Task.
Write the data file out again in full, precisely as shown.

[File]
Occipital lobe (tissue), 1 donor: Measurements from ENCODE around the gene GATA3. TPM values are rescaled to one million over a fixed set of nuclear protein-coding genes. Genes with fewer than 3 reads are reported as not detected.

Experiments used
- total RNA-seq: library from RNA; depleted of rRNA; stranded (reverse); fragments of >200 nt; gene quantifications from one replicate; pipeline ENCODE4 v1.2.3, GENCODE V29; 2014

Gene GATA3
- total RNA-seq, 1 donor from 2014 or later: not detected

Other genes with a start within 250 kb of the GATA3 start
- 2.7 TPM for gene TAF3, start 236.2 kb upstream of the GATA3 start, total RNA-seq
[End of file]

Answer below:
Occipital lobe (tissue), 1 donor: Measurements from ENCODE around the gene GATA3. TPM values are rescaled to one million over a fixed set of nuclear protein-coding genes. Genes with fewer than 3 reads are reported as not detected.

Experiments used
- total RNA-seq: library from RNA; depleted of rRNA; stranded (reverse); fragments of >200 nt; gene quantifications from one replicate; pipeline ENCODE4 v1.2.3, GENCODE V29; 2014

Gene GATA3
- total RNA-seq, 1 donor from 2014 or later: not detected

Other genes with a start within 250 kb of the GATA3 start
- 2.7 TPM for gene TAF3, start 236.2 kb upstream of the GATA3 start, total RNA-seq